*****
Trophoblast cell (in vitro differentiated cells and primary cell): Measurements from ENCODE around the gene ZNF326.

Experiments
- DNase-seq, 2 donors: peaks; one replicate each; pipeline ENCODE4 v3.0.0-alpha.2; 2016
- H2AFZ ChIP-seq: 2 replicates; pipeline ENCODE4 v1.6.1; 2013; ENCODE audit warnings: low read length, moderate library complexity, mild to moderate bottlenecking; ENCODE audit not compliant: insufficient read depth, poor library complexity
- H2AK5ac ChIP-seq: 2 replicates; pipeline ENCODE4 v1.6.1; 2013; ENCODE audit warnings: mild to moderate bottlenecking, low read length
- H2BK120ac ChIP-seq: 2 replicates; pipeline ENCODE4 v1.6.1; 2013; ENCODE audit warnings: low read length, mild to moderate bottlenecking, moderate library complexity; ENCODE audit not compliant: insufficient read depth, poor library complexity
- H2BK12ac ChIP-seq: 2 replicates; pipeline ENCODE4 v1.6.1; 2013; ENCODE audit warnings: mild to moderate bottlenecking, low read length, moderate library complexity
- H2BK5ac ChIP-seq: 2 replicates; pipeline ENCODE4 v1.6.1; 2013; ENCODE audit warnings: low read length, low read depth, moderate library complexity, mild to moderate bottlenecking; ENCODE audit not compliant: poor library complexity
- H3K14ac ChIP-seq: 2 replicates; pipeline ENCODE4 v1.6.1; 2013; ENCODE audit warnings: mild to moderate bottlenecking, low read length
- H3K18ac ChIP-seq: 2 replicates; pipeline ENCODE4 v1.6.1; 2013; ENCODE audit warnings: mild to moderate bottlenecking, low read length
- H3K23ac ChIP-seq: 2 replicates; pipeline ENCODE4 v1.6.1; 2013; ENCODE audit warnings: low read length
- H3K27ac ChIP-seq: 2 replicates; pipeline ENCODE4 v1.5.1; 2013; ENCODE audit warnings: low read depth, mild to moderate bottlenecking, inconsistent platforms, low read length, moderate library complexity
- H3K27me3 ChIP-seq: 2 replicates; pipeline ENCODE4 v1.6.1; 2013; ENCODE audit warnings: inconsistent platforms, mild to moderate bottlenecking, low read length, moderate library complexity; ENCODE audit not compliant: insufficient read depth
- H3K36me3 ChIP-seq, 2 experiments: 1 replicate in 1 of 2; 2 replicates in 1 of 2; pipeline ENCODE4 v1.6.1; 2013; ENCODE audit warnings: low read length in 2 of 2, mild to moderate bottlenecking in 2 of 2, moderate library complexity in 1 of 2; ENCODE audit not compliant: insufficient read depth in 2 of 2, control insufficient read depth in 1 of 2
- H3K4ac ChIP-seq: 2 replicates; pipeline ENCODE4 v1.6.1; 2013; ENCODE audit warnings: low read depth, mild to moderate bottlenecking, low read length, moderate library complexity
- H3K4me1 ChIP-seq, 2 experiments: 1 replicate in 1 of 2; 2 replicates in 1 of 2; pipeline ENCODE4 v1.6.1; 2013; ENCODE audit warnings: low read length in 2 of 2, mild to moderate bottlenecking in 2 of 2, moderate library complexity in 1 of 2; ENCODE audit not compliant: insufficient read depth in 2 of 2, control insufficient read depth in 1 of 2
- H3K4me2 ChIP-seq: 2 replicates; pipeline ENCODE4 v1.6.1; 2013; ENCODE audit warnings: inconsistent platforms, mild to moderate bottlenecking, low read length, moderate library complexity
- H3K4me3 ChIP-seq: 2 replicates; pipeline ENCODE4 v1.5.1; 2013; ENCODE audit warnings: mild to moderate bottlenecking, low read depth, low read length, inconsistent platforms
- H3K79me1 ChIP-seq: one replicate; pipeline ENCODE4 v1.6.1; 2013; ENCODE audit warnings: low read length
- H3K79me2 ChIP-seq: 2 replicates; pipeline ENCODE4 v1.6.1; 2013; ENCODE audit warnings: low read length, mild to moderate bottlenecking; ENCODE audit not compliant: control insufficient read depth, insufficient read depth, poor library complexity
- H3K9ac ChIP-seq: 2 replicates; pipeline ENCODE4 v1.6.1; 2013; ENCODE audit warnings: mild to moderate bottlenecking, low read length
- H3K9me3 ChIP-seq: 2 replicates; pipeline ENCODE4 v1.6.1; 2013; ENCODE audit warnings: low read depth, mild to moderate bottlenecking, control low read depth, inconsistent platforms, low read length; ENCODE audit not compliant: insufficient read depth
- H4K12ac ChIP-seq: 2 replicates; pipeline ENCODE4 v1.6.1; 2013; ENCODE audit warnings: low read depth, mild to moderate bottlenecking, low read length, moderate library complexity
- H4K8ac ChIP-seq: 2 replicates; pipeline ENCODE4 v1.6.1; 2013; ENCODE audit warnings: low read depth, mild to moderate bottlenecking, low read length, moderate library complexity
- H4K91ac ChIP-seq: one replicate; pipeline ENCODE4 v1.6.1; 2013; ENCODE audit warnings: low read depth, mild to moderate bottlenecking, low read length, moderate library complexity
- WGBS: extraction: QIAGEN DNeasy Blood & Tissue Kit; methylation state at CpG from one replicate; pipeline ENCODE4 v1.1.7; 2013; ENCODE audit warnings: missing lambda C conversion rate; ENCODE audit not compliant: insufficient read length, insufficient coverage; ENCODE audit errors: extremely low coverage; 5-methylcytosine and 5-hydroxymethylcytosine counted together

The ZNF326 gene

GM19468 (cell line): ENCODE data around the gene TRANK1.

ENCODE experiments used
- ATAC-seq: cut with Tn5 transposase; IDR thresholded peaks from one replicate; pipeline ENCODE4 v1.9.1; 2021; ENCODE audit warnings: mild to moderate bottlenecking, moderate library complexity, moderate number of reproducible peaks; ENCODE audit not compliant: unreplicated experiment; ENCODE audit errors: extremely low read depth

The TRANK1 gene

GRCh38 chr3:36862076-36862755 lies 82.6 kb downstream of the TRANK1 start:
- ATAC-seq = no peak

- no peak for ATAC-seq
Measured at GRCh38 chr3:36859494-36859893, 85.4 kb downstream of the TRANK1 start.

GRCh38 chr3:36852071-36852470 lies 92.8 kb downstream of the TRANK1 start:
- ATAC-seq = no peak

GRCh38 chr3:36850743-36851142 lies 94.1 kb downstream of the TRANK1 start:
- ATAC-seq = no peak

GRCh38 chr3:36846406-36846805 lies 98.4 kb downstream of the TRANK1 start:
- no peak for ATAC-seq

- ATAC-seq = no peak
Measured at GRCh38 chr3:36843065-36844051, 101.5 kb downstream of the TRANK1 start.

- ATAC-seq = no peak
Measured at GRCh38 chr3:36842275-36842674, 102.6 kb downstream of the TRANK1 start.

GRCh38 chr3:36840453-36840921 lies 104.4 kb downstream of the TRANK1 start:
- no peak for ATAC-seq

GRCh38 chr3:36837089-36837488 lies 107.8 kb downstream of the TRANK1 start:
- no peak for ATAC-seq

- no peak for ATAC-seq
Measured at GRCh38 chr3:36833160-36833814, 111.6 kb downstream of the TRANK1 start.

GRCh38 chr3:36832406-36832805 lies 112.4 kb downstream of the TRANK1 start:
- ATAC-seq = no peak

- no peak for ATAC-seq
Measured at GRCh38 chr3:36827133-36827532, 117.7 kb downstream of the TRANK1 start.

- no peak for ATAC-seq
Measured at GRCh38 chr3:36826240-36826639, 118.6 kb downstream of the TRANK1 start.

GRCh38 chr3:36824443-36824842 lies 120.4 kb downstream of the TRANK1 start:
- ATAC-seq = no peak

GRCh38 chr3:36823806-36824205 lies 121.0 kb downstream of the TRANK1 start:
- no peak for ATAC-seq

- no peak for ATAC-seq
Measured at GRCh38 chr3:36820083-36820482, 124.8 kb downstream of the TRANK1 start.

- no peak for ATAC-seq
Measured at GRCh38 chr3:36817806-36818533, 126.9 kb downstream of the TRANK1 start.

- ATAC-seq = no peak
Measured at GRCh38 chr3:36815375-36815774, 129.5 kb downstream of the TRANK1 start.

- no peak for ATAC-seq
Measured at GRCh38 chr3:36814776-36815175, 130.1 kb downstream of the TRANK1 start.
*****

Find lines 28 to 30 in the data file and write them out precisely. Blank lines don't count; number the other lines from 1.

GM19468 (cell line): ENCODE data around the gene TRANK1.

ENCODE experiments used
- ATAC-seq: cut with Tn5 transposase; IDR thresholded peaks from one replicate; pipeline ENCODE4 v1.9.1; 2021; ENCODE audit warnings: mild to moderate bottlenecking, moderate library complexity, moderate number of reproducible peaks; ENCODE audit not compliant: unreplicated experiment; ENCODE audit errors: extremely low read depth